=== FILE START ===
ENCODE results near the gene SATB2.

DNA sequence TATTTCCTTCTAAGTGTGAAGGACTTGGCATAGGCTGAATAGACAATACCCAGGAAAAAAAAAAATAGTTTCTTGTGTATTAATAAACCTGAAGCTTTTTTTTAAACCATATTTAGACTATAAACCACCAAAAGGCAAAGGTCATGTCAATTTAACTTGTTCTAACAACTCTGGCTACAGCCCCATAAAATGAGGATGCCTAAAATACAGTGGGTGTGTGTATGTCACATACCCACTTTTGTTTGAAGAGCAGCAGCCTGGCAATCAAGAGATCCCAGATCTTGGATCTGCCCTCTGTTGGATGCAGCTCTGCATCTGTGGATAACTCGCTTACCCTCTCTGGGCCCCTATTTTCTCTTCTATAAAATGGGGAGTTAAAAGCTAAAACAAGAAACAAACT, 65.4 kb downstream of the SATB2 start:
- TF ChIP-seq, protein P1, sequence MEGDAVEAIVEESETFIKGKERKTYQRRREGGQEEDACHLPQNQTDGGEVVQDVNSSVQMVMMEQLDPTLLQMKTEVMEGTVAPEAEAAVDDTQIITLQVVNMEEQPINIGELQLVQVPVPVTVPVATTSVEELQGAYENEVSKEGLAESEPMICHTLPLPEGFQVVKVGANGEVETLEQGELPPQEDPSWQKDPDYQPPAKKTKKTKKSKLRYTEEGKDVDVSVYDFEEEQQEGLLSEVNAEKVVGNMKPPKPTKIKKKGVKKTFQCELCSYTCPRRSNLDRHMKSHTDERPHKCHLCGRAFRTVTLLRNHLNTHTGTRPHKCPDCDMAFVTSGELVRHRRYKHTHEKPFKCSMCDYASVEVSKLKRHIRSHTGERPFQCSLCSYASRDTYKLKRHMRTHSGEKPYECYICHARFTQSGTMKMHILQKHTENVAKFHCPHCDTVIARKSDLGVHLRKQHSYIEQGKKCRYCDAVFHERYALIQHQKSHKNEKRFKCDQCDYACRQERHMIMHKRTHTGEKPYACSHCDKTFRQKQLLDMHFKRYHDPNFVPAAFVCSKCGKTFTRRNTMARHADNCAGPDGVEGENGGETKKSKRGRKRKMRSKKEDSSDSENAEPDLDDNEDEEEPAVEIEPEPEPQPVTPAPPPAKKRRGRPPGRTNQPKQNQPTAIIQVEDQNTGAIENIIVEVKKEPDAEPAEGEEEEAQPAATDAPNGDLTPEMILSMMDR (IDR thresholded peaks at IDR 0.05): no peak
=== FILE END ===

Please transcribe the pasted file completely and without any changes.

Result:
ENCODE results near the gene SATB2.

DNA sequence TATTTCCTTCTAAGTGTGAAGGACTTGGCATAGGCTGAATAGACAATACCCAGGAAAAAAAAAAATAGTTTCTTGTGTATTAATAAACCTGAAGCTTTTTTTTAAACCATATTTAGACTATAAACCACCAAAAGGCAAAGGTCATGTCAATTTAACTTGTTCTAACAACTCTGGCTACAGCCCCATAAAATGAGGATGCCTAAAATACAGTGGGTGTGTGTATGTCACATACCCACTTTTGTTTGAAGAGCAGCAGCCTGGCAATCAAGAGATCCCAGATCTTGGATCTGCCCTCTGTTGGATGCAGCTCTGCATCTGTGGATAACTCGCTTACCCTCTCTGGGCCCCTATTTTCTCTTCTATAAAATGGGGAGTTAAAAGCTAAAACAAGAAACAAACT, 65.4 kb downstream of the SATB2 start:
- TF ChIP-seq, protein P1, sequence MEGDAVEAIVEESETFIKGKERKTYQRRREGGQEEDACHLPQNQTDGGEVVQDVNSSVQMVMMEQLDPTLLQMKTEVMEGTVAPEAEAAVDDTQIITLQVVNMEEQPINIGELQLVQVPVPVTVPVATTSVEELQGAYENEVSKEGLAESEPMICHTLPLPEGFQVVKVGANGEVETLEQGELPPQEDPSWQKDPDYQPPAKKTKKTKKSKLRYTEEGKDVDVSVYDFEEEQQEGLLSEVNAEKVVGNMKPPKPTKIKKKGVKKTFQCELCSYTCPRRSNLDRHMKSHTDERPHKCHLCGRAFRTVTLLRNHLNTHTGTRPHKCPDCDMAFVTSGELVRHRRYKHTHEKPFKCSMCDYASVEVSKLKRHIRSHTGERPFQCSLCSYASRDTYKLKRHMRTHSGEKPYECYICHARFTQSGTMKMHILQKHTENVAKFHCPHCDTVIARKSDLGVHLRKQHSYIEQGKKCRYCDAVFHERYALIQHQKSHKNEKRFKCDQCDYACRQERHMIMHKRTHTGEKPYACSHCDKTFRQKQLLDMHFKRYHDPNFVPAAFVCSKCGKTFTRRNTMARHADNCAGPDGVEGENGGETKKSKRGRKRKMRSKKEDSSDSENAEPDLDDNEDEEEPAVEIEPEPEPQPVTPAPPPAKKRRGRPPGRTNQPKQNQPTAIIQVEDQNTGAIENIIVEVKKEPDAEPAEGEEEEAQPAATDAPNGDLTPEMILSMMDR (IDR thresholded peaks at IDR 0.05): no peak